Jennifer Grajewski decided the show must go on for the Kentridge High School Drama Club despite the COVID-19 restrictions that halted any live stage performances in front of a audience.
Like so many other things in 2020, the show has gone virtual.
Because art cannot be created in “normal ways,” Grajewski, the Kentridge drama teacher, said she was determined to do two things.
“Create art with my students and model that you can do great things even in adverse situations,” Grajewski said in an email. “Collaboration, creativity and compassion can help you get there.”
So from Oct. 15-17 people will be able to go online to watch Kentridge’s production of, “The Laramie Project.” Virtual tickets are just $5 and can be purchased at showtix4u.com/event-details/40073. Showtimes are 7 p.m. on Oct. 15-17 and 2 p.m. on Oct. 17.
“The Laramie Project” is the true story of the murder of Matthew Shepard in 1998, told through interviews done with the residents of Laramie, Wyoming, Grajewski said. Matthew Shepard was murdered because he was gay and this started a huge movement in America to protect LBGTQ!A+ individuals.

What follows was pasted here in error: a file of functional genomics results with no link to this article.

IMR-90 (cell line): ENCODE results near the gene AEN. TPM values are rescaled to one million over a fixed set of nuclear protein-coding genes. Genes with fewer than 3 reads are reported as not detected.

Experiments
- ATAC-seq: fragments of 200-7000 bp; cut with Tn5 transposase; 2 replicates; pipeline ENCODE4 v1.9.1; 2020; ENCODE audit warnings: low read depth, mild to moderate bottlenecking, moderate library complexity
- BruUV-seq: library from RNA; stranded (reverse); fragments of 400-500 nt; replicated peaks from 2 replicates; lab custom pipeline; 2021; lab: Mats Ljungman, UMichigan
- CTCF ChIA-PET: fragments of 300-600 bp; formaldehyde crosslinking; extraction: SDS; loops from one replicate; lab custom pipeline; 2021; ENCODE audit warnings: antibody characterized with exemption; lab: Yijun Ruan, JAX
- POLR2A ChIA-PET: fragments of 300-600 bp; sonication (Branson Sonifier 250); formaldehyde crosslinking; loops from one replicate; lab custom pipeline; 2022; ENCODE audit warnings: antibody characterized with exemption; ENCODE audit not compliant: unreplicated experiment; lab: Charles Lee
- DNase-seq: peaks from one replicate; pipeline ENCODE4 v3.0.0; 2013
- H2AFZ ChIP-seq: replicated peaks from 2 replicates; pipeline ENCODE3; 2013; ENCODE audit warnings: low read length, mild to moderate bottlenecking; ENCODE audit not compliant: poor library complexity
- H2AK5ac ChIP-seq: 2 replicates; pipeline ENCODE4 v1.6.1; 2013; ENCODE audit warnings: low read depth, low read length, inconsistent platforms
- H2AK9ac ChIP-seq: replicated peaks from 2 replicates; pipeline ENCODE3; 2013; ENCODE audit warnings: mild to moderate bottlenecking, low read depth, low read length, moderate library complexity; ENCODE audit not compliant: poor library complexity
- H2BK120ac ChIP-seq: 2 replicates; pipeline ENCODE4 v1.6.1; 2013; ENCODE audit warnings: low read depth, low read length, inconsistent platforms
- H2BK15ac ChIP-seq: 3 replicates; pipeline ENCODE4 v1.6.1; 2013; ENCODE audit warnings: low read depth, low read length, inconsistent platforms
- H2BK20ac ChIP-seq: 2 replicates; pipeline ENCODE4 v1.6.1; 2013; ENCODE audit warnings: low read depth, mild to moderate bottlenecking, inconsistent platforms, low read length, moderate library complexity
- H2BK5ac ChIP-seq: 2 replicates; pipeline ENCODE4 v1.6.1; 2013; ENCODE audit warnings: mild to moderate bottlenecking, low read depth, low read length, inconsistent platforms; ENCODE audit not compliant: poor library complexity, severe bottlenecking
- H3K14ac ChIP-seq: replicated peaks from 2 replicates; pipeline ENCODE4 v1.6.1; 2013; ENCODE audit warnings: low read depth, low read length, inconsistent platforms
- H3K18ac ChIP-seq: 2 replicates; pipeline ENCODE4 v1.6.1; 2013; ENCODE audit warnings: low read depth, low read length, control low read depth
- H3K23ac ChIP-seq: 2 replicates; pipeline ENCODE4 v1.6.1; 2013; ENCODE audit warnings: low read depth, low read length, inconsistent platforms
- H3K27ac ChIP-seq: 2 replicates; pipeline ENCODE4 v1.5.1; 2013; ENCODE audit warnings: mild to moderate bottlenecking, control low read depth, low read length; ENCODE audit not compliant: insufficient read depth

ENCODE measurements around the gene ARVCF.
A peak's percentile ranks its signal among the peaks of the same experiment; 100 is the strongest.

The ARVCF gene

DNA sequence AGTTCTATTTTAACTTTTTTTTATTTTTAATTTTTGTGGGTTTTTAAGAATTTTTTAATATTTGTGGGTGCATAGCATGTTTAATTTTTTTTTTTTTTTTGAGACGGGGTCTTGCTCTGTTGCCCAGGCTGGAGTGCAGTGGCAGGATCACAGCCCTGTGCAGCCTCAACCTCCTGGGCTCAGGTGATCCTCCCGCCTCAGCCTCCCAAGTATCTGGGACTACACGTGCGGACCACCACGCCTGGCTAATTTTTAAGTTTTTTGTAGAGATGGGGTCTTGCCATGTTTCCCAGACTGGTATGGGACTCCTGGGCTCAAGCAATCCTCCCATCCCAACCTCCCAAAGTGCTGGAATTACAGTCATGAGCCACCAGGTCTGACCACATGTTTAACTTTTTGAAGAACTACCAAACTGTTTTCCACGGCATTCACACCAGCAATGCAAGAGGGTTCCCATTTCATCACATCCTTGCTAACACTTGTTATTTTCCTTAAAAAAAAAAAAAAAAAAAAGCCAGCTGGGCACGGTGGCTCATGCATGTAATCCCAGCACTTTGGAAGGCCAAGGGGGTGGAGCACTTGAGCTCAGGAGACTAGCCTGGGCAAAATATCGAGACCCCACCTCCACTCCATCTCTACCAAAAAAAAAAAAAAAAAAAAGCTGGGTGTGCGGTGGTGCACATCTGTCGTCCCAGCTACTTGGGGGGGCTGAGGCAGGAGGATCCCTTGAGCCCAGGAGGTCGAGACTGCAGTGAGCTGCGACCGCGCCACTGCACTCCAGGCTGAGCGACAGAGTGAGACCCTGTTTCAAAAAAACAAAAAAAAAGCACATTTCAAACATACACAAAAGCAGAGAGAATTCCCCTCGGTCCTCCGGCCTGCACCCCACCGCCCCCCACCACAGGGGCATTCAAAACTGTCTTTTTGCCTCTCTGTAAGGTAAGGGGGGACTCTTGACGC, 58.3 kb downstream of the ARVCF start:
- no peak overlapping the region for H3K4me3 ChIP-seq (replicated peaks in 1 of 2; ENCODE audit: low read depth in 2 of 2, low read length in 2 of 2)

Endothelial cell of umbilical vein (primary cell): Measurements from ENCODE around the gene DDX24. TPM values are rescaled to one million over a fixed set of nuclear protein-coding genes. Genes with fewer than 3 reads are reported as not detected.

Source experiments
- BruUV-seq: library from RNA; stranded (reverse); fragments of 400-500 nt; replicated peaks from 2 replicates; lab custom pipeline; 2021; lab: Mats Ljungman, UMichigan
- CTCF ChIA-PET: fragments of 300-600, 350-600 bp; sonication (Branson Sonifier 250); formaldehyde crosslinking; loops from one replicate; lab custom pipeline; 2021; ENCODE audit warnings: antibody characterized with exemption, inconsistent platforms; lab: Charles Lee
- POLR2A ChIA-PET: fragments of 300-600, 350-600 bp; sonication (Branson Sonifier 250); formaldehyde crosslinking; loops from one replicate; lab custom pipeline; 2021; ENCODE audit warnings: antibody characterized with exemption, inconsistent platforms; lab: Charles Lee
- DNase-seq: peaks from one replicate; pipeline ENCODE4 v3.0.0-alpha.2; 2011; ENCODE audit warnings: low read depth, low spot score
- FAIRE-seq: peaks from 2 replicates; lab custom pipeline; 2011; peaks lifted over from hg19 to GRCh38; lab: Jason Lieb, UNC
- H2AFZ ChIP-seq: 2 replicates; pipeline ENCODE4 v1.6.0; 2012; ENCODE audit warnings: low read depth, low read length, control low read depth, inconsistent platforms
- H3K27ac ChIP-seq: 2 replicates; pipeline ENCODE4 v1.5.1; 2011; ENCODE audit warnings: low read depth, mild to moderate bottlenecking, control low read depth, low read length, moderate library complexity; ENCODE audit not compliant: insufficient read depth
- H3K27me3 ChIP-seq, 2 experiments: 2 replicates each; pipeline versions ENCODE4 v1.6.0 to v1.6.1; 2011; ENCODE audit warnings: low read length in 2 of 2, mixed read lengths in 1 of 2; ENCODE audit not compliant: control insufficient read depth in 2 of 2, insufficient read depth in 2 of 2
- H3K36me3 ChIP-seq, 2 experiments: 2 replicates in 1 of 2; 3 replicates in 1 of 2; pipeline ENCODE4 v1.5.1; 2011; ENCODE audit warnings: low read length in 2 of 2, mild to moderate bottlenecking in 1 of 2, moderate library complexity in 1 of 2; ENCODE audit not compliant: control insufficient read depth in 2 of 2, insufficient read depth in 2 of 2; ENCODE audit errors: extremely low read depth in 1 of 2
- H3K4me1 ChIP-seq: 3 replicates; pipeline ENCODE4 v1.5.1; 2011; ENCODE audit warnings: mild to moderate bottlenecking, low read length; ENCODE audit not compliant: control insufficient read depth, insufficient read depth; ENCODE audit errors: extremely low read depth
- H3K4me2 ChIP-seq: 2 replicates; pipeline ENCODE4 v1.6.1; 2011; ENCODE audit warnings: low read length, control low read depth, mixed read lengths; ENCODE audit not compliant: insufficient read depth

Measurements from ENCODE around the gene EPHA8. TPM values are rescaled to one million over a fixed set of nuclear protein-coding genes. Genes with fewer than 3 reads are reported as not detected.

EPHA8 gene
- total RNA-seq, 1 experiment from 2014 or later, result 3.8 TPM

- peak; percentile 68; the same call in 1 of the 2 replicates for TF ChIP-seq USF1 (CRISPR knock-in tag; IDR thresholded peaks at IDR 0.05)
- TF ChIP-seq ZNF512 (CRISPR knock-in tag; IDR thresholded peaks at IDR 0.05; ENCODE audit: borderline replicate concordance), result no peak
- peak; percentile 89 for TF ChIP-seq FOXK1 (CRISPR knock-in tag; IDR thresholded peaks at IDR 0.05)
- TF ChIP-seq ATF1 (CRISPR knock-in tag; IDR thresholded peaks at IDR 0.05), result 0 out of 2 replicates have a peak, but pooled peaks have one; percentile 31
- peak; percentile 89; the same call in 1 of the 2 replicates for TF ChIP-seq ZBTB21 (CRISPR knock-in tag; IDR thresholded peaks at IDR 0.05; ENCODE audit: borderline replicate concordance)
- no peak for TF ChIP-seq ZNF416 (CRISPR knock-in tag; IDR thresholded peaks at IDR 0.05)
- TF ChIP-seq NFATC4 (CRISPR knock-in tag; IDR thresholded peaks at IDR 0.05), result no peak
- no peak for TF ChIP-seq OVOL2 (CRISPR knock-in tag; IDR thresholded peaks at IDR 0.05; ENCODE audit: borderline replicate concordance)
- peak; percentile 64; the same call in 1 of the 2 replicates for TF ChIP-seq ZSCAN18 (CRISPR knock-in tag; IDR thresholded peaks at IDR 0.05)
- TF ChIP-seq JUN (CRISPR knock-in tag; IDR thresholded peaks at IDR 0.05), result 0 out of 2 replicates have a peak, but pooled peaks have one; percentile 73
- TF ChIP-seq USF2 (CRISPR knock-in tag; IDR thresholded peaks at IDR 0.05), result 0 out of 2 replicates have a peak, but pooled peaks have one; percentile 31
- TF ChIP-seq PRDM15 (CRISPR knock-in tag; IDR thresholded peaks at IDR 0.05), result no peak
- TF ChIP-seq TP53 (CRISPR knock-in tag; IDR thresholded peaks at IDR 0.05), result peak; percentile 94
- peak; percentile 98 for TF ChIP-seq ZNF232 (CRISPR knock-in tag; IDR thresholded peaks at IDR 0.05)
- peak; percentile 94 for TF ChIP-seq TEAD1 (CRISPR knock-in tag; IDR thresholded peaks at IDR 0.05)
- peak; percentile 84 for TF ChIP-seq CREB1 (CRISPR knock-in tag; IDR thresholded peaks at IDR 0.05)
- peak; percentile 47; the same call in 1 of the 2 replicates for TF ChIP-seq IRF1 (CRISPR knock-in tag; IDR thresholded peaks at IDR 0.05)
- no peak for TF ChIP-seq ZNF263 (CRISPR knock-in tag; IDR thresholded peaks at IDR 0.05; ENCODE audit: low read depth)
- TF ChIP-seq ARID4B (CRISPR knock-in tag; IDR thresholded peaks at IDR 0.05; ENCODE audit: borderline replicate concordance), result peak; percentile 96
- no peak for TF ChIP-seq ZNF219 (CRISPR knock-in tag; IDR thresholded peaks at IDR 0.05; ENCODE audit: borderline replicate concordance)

“It did not happen right away but about a year after Matthew’s murder laws in states and in our country started to change,” Grajewski said. “People began to understand the magnitude of hate that there was about who individuals choose to love.”
Grajewski saw similarities with what is happening with protest marches in 2020.
“We are obviously still working on this, but I saw a strong parallel with George Floyd and racial equity and justice issues being protested right now,” Grajewski said. “So, I decided to find a way to do Laramie.”
Let the challenges begin.
“I did all rehearsing virtually using (Microsoft) Teams and Zoom…..for hours and hours,” said Grajewski, director of the play. “Then we brought in each cast member (there are 45) one at a time, took temperatures, wore masks and socially distanced ourselves to record each person.”
Kentridge students, staff and community members were used to cast the show.
Then Grajewski invited Emilio Miguel Torres, a Kentridge graduate and New York University film student who is home due to COVID-19, to edit the project. He also recorded it.
“It is the play, but done in a very different way,” Grajewski said.
Torres jumped at the opportunity for his first feature-length project, a virtual cinematic performance of the school’s fall play.
“Working on this has been so fulfilling and fun,” Torres said on Facebook. “Jennifer Grajewski approached me about making this months ago, and it has been with creative problem solving and intense planning that our team has been able to will this thing to happen. Covid-conscious film shoots at the theater and virtual editing techniques are all part of this.”
Proceeds from the tickets will be donated to the Matthew Shepard Foundation to help LGBTQIA+ teens in the community. The play is rated PG-13 due to language and mature subject matter.
“We have left all the violence in it, because it is a big part of telling the story,” Grajewski said.
• View the trailer at: